In what seemed to me was the blink of an eye—never mind that experts say we blink about 50 million times in a decade—the 2010s have come and gone. Tonight, at the stroke of midnight, we say hello to the 2020s.

If we took a snapshot of Wilkes County on the last day of 2010 and compared it to today, I’d like to think that both photos would be quite similar. The lead paragraph in this newspaper’s year-in-review summed it up quite well then (and now): “Wilkes County’s economy continued to struggle in 2009, despite bright spots along the way.”

Just emerging from a worldwide economic recession that had lasted about two years, the unemployment rate in Wilkes County at the end of 2009 was 13.4%. Today, it’s about 3.9%, so that’s obviously a bright spot a decade later.

As it was at the dawn of 2010, Wilkes is one of the 40 most economically distressed counties in the state, earning a Tier 1 rating from the N.C. Department of Commerce. If there’s a silver lining there, it’s easier for Tier 1 counties to receive state and federal grants and incentive packages for economic stimulation.

The county’s population has remained largely unchanged since 2010, hovering just under 70,000 each year. The Wilkes median (middle, not average) household income in 2010, adjusted for inflation, was just over $35,000, and the most recent figure, from 2017, is $42,453. From 2016 to 2017, Wilkes made an impressive jump in the state median earnings chart, from 45th to 35th.

Despite the loss of over 1,000 Lowe’s Companies Inc. jobs over the decade, the presence of Samaritan’s Purse, an evangelical Christian disaster relief organization, keeps growing in Wilkes, slowly taking away the sting from losing all of the Lowe’s corporate positions.

So, while the Lowe’s job losses make the headlines, it’s important to note that some sectors of the local economy—including retail sales revenue, construction and real estate sales as measured in 2019—are on the upswing going into the new decade.

On a more personal front, if I were to take a snapshot of myself 10 years ago, it would show I was in a very different place in my life. I was 38 years old, co-raising my three daughters as a single dad, living in Purlear and driving up the mountain every day to work for McFarland & Company in Jefferson.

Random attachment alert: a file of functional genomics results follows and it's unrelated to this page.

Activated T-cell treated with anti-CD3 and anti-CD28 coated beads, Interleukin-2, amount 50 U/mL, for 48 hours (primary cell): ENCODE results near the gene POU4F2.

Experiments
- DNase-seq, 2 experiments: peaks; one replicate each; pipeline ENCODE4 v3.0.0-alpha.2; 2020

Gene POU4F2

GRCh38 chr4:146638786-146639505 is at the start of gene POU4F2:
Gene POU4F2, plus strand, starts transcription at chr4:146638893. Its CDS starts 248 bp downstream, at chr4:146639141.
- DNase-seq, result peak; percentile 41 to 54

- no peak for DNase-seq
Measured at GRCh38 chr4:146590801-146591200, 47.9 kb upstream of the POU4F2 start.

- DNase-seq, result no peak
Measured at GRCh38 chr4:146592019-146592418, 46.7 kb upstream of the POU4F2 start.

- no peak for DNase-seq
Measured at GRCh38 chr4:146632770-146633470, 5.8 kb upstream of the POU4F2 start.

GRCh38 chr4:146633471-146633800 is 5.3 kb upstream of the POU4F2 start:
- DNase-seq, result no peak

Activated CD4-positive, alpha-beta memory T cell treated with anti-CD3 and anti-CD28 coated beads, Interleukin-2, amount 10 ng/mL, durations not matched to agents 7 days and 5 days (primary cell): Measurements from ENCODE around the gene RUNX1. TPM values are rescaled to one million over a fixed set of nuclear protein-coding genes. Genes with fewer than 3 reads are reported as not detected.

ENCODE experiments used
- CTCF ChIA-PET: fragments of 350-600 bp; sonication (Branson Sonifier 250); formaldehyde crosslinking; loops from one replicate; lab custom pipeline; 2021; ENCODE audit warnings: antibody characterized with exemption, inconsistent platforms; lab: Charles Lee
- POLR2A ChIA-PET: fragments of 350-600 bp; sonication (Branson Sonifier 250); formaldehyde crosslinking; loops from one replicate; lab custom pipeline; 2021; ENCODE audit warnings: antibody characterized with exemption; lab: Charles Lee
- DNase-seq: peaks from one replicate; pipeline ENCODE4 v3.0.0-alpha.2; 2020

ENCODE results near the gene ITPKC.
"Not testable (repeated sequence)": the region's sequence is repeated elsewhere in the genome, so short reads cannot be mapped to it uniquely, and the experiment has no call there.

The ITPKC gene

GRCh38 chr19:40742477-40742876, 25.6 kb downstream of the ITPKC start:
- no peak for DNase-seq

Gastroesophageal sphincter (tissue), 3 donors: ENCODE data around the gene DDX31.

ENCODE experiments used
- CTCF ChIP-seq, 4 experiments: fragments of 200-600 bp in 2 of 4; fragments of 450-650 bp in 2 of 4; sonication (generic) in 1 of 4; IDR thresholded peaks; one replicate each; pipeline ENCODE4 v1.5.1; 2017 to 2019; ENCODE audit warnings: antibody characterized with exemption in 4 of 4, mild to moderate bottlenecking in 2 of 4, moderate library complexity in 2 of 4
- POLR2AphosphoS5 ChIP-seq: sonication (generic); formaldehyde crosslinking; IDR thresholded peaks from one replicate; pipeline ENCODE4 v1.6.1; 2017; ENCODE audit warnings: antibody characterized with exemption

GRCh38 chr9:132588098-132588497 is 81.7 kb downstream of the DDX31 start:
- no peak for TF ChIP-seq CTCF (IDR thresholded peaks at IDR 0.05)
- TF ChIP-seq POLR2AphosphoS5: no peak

In the fall of 2010, my world got turned upside down when I met Carmen Nichols, who like me was in a period of transition after divorcing our spouses. We fell head over heels in love and got married a year later.

Right before we got hitched on Oct. 7, 2011, I posted this on Facebook: “Just thinking about all the goodness on tap in the next 7 days--2 nights in a lovely mountain cabin; a commitment ceremony with my new wife and our families; 3 days at the beach; 3 days in NYC--makes me dizzy with excitement. I feel like the luckiest guy on the planet right now.”

Earlier in the year, I had turned 40 years old, a life event of grand significance. Reflecting on that milestone, I wrote: “Things I’ve learned in 40 trips around the sun: Love yourself; love others. Forgive yourself; forgive others. Laugh at yourself; laugh with others. And happiness is a gift best shared.”

The 2010s also marked a big changeup in my line of work. I took a leap of faith by resigning from my job at McFarland in August of 2014 to pursue videography as a profession. For three years, I did a good bit of traveling across the country working for Prodigy Disc, a Georgia-based manufacturer of disc golf equipment.

I made two decisions in 2017 that have proven to be wise choices: returning to the newspaper business with the Wilkes Journal-Patriot and taking up residence in historic downtown Wilkesboro. Both of those moves have made my life exponentially happier and more fulfilling.

So, looking at today’s snapshot compared to a decade ago, I consider myself a happier, more blessed man, more secure in where my feet are currently planted and more confident of where I’d like them to land in 2020.

My hope for 2020 is that we return to the golden rule of treating others the way we want to be treated. It’s become very clear that’s a hard thing to do, because these are divisive times we live in—in the political arena, especially. But we are charged to love our neighbor no matter the beliefs of that person.

Happy new year to our readers, and may you find peace, prosperity and patience in 2020.

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